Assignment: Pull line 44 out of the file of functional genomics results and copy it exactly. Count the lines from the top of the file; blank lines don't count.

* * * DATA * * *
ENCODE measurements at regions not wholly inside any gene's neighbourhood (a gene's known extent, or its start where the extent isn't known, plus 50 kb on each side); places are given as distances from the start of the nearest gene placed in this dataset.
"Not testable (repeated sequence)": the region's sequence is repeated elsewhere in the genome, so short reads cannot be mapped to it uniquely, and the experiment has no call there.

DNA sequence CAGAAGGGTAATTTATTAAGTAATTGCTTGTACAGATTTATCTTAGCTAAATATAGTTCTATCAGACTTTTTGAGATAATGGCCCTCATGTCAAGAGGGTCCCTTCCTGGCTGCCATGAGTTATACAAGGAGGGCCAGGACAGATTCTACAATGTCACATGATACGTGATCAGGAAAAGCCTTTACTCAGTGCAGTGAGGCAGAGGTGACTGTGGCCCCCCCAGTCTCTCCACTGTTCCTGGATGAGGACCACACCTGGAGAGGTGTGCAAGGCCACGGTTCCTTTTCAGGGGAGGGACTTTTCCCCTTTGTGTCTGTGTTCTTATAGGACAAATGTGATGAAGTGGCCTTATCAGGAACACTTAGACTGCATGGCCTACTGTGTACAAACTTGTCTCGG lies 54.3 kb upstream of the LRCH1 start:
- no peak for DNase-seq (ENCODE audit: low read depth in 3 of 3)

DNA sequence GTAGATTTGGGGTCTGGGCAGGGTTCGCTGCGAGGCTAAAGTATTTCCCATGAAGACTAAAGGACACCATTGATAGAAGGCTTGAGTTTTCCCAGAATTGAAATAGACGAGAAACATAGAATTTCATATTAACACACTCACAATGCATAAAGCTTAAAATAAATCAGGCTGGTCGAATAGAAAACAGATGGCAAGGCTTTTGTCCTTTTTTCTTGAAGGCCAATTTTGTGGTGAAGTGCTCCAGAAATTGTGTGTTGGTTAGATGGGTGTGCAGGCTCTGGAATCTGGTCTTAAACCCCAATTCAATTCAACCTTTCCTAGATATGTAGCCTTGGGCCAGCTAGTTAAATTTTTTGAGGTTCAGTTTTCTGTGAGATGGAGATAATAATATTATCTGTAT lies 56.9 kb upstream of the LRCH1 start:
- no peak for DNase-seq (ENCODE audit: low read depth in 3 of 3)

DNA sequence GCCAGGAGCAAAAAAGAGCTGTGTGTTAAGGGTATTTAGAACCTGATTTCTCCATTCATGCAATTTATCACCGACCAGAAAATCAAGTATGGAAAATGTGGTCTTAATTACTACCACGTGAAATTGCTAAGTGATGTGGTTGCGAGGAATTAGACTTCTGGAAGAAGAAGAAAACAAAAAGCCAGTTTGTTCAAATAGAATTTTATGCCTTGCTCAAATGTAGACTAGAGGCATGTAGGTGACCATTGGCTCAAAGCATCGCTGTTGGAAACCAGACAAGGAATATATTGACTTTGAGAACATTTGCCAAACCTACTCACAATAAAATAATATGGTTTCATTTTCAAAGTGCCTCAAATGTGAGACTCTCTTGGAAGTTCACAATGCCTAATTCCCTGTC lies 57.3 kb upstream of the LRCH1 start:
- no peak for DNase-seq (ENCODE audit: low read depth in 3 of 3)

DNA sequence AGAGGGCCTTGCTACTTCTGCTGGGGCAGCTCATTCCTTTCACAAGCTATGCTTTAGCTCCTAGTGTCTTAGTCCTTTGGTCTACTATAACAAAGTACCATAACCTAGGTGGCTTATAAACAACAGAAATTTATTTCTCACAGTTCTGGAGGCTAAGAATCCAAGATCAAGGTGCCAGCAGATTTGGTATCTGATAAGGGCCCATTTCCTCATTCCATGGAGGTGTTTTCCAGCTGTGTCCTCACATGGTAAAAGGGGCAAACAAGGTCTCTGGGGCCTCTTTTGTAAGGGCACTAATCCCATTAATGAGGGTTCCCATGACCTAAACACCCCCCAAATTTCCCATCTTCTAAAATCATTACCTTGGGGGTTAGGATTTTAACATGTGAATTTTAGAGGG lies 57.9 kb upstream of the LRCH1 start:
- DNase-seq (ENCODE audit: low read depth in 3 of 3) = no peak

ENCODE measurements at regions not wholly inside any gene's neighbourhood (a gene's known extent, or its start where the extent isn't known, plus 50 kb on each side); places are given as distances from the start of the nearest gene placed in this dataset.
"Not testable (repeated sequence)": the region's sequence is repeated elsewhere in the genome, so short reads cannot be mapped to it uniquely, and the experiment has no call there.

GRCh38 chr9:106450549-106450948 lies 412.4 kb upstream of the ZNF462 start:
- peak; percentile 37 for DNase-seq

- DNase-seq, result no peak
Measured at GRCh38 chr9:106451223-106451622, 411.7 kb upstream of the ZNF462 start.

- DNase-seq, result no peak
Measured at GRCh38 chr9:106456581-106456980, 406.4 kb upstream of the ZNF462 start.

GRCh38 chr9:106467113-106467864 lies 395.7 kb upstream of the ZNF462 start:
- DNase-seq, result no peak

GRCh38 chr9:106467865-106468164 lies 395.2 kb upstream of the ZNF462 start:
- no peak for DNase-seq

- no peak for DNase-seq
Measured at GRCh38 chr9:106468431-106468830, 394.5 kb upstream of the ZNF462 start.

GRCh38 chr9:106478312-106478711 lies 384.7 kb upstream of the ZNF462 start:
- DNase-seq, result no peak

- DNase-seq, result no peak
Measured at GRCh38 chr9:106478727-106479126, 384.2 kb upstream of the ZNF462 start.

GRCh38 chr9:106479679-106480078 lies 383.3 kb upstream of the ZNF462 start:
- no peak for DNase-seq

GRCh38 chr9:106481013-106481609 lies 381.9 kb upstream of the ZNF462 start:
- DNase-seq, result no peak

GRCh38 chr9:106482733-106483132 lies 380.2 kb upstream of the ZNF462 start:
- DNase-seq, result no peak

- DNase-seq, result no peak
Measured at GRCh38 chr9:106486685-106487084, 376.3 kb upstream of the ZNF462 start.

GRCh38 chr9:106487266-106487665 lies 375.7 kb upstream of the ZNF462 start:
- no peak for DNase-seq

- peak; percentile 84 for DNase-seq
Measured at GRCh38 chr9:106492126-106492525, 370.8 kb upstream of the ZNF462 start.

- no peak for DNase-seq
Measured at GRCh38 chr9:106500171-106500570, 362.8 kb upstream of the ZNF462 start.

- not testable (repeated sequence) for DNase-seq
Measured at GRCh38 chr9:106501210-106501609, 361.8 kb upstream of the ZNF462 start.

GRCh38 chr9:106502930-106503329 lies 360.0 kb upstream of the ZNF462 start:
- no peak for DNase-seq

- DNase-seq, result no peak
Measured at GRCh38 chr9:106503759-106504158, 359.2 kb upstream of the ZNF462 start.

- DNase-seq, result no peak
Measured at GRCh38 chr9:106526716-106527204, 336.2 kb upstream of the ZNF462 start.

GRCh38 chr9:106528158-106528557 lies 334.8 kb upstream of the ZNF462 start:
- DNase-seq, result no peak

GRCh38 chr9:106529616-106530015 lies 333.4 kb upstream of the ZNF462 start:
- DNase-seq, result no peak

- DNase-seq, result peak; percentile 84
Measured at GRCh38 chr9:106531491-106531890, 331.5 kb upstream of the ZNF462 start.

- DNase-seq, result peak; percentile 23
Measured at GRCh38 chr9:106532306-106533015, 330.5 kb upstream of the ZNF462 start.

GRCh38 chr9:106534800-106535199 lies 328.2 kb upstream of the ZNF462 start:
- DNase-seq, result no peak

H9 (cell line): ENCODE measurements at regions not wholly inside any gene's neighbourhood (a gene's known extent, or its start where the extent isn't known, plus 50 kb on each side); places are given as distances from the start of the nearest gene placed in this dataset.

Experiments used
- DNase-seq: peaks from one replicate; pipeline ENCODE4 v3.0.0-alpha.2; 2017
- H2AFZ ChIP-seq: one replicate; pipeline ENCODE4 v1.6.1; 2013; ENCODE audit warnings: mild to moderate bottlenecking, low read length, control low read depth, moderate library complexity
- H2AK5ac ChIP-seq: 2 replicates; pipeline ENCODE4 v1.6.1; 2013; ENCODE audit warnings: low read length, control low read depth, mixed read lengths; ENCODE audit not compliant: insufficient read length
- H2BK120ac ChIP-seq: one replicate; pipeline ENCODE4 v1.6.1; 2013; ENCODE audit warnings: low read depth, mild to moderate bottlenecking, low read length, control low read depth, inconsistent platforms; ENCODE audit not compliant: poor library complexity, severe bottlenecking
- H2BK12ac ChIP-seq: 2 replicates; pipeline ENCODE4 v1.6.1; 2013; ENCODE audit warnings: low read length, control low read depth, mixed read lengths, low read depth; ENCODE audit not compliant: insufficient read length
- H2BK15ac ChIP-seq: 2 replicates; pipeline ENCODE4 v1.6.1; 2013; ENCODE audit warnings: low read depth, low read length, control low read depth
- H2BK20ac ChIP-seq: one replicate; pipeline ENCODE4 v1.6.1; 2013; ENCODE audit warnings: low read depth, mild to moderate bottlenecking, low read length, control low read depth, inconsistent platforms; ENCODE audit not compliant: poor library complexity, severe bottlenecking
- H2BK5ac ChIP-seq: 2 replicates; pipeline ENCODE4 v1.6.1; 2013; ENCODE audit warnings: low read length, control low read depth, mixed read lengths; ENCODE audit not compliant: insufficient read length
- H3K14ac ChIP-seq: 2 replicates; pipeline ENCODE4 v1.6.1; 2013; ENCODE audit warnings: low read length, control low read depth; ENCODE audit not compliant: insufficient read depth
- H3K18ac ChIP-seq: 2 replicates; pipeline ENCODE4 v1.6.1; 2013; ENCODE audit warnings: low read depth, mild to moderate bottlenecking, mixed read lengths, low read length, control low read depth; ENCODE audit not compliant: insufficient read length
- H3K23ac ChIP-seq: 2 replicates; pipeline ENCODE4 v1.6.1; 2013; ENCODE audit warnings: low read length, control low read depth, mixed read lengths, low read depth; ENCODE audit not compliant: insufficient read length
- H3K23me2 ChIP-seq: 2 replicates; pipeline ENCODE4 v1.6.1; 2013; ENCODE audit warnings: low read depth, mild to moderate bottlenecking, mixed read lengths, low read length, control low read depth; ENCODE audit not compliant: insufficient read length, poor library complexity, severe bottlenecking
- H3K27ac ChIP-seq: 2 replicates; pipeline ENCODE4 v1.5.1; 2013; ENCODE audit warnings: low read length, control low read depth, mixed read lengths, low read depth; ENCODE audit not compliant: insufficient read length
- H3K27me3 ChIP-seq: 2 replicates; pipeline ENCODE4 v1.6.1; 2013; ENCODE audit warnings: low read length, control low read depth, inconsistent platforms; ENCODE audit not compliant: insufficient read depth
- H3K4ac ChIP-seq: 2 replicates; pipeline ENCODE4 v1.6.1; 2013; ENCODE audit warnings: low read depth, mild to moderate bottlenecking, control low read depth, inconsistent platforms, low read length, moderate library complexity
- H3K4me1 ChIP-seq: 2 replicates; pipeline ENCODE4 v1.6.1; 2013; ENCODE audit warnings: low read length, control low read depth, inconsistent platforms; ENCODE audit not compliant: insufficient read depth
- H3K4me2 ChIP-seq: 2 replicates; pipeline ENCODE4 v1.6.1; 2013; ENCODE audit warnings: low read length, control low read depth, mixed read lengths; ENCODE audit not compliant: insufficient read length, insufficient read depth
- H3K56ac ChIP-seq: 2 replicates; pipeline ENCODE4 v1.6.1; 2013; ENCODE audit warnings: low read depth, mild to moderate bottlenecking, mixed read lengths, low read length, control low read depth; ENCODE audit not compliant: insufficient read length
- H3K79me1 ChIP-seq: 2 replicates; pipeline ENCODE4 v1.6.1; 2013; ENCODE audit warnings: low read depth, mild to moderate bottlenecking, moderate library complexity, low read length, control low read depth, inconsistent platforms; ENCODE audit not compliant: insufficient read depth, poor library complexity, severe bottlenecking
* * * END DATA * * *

Measured at GRCh38 chr9:106501210-106501609, 361.8 kb upstream of the ZNF462 start.